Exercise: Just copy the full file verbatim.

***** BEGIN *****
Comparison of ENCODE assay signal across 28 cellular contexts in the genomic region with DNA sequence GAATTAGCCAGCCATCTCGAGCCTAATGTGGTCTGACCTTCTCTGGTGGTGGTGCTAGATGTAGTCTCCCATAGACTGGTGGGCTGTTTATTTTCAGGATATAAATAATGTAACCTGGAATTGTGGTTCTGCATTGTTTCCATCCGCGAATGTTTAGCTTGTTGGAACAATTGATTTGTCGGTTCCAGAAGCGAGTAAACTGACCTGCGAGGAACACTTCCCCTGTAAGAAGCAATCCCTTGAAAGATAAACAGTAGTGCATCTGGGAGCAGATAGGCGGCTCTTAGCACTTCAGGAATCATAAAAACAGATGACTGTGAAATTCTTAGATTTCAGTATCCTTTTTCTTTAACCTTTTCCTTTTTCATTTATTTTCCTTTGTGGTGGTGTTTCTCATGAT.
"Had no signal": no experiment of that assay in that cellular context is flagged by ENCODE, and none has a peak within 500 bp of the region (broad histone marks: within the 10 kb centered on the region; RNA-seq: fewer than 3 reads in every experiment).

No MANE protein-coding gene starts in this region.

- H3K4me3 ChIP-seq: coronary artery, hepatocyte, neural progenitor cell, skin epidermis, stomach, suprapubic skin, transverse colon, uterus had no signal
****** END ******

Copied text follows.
Comparison of ENCODE assay signal across 28 cellular contexts in the genomic region with DNA sequence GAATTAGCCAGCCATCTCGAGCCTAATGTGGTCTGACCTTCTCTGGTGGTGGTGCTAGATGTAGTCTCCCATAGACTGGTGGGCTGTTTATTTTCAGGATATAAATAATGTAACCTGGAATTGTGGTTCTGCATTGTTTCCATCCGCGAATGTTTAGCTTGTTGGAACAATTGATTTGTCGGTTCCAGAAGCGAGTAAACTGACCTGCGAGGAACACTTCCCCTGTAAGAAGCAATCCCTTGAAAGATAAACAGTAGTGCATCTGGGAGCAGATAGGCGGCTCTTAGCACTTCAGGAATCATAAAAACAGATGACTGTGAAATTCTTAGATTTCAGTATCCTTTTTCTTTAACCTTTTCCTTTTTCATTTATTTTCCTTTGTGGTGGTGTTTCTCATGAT.
"Had no signal": no experiment of that assay in that cellular context is flagged by ENCODE, and none has a peak within 500 bp of the region (broad histone marks: within the 10 kb centered on the region; RNA-seq: fewer than 3 reads in every experiment).

No MANE protein-coding gene starts in this region.

- H3K4me3 ChIP-seq: coronary artery, hepatocyte, neural progenitor cell, skin epidermis, stomach, suprapubic skin, transverse colon, uterus had no signal